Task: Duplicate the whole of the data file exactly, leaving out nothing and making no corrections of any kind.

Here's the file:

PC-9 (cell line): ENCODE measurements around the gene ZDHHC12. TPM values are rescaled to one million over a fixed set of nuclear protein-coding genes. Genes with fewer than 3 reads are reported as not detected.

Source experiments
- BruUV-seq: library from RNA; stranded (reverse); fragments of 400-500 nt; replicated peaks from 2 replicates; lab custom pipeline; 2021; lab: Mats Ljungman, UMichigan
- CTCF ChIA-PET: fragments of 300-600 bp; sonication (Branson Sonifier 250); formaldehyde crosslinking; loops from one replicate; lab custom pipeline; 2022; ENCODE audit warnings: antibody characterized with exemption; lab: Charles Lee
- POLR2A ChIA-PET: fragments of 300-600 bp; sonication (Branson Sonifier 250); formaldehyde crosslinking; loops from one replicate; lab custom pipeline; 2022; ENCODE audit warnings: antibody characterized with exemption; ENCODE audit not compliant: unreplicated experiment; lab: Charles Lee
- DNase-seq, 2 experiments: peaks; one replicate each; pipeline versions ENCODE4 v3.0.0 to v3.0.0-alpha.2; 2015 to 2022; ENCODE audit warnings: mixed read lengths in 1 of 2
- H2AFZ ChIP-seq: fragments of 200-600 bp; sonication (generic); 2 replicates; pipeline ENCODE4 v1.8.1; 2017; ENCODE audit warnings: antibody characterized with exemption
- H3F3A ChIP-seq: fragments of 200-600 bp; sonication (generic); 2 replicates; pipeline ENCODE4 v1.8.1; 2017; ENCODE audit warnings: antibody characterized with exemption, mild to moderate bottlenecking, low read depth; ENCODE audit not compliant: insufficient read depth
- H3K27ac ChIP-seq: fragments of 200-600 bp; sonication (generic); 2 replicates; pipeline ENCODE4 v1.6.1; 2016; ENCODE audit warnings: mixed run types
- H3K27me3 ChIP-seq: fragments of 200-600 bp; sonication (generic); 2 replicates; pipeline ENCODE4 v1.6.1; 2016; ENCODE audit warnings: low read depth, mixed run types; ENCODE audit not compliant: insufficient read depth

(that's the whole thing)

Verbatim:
PC-9 (cell line): ENCODE measurements around the gene ZDHHC12. TPM values are rescaled to one million over a fixed set of nuclear protein-coding genes. Genes with fewer than 3 reads are reported as not detected.

Source experiments
- BruUV-seq: library from RNA; stranded (reverse); fragments of 400-500 nt; replicated peaks from 2 replicates; lab custom pipeline; 2021; lab: Mats Ljungman, UMichigan
- CTCF ChIA-PET: fragments of 300-600 bp; sonication (Branson Sonifier 250); formaldehyde crosslinking; loops from one replicate; lab custom pipeline; 2022; ENCODE audit warnings: antibody characterized with exemption; lab: Charles Lee
- POLR2A ChIA-PET: fragments of 300-600 bp; sonication (Branson Sonifier 250); formaldehyde crosslinking; loops from one replicate; lab custom pipeline; 2022; ENCODE audit warnings: antibody characterized with exemption; ENCODE audit not compliant: unreplicated experiment; lab: Charles Lee
- DNase-seq, 2 experiments: peaks; one replicate each; pipeline versions ENCODE4 v3.0.0 to v3.0.0-alpha.2; 2015 to 2022; ENCODE audit warnings: mixed read lengths in 1 of 2
- H2AFZ ChIP-seq: fragments of 200-600 bp; sonication (generic); 2 replicates; pipeline ENCODE4 v1.8.1; 2017; ENCODE audit warnings: antibody characterized with exemption
- H3F3A ChIP-seq: fragments of 200-600 bp; sonication (generic); 2 replicates; pipeline ENCODE4 v1.8.1; 2017; ENCODE audit warnings: antibody characterized with exemption, mild to moderate bottlenecking, low read depth; ENCODE audit not compliant: insufficient read depth
- H3K27ac ChIP-seq: fragments of 200-600 bp; sonication (generic); 2 replicates; pipeline ENCODE4 v1.6.1; 2016; ENCODE audit warnings: mixed run types
- H3K27me3 ChIP-seq: fragments of 200-600 bp; sonication (generic); 2 replicates; pipeline ENCODE4 v1.6.1; 2016; ENCODE audit warnings: low read depth, mixed run types; ENCODE audit not compliant: insufficient read depth